In junior high, my favorite English teacher was Mrs. Webb. She was not only a good teacher, she was also a good person, helping me through some rough times in early adolescence. Much of my "good grammar" was the result of her teachings. A good example is the previous sentence's use of the possessive pronoun before a gerund.
Many of the examples I can give, however, are considered "classic grammar," or "antiquated grammar," as they are older rules that have fallen out of common usage by the growth and transformation of the American English language. The biggest of these antiquated grammar rules seems to be the use of male possessive pronouns when referring to a group of people.
When using possessive pronouns, you want the pronoun to match the number and gender of the noun it references. The number matching part of that possessive pronoun select rule often confuses people.
If you are referring to individual items owned by the individuals of the group, for example, the singular possessive pronoun should be used.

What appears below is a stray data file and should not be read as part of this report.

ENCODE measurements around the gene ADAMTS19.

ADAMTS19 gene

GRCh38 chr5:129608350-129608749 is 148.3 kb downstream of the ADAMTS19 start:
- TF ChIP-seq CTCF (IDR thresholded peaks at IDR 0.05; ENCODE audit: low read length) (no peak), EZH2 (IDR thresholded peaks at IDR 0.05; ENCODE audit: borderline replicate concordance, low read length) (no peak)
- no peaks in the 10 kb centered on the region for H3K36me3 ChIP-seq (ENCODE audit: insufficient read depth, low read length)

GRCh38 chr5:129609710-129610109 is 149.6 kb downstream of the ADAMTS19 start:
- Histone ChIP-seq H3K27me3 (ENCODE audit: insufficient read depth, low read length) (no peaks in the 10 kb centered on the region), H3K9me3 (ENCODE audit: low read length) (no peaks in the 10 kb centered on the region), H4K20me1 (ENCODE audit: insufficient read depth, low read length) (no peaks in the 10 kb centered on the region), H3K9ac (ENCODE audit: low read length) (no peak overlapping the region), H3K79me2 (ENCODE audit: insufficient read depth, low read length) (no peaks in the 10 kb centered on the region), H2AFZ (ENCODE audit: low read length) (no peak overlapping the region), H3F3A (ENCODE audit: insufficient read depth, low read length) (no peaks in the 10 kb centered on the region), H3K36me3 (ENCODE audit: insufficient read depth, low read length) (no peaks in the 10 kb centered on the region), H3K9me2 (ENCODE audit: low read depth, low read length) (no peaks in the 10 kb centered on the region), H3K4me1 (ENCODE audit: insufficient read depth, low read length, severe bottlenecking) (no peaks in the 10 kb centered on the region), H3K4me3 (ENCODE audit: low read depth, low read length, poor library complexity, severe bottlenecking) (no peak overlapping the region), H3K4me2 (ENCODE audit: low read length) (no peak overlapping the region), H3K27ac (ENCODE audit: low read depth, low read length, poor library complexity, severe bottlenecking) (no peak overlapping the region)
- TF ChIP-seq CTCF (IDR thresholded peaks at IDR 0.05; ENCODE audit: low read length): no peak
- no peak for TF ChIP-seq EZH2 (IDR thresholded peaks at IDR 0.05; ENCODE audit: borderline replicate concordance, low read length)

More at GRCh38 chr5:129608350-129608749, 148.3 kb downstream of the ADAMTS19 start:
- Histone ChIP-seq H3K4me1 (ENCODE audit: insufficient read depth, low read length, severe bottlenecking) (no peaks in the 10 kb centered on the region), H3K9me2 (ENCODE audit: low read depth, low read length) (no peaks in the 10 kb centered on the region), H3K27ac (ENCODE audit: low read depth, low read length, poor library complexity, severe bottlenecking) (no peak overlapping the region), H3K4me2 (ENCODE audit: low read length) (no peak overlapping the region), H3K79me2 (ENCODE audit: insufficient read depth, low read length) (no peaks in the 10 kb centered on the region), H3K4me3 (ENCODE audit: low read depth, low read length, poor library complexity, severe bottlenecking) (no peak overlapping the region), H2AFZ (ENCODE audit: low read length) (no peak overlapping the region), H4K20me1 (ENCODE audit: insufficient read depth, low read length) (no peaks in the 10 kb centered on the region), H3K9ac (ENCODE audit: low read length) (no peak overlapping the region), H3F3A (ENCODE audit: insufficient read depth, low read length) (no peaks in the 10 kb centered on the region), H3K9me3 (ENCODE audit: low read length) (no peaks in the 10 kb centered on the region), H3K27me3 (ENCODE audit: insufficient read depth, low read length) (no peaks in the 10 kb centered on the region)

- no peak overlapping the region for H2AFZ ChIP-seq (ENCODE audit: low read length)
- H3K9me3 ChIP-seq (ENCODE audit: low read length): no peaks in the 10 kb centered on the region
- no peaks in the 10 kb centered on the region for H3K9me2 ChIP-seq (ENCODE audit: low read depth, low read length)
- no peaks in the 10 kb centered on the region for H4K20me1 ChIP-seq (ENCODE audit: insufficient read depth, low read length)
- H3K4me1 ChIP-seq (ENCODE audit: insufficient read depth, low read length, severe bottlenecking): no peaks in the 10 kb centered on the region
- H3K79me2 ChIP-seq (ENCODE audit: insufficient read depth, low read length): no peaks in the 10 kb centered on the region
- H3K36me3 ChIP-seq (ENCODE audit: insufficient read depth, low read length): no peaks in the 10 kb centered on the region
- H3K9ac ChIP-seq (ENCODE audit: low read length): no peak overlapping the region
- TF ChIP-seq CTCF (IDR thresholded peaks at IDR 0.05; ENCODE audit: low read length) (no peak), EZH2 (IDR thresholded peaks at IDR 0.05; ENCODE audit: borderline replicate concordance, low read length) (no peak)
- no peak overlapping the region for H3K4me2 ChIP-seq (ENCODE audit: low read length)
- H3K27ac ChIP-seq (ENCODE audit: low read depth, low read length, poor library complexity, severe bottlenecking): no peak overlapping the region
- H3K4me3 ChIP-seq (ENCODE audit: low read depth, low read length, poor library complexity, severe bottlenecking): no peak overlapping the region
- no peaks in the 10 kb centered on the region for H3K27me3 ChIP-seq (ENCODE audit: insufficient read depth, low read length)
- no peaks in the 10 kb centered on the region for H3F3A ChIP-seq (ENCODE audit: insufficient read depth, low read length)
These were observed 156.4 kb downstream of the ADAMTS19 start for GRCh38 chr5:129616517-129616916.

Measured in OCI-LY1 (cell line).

The ownership of a specific item:
Each of the participants shook his head.
versus the group's ownership of the many items:
The participants shook their heads.
The use of the "his" in this particular case indicates the group of people contains at least one man. "His" is used when referring to individual items owned by the individuals of the group if the group contains one man. If, and only if, there are no men in the group, "hers" can be used. This rule means you can have 99,999 women and one man in a group, but you'll still (antiquated grammar speaking) use "his" and not "hers."
Apparently, this is not politically correct in this (post-)feminist era. Instead, "better" grammar is to ignore the noun's number, and use the gender neutral plural possessive pronoun "their" in both cases:
Each of the participants shook their head.
Personally, I disagree with this venacular use of the gender-neutral plural possessive, and continue to use "his" to indicate singular possession.
To me, "his" is as gender neutral as "their."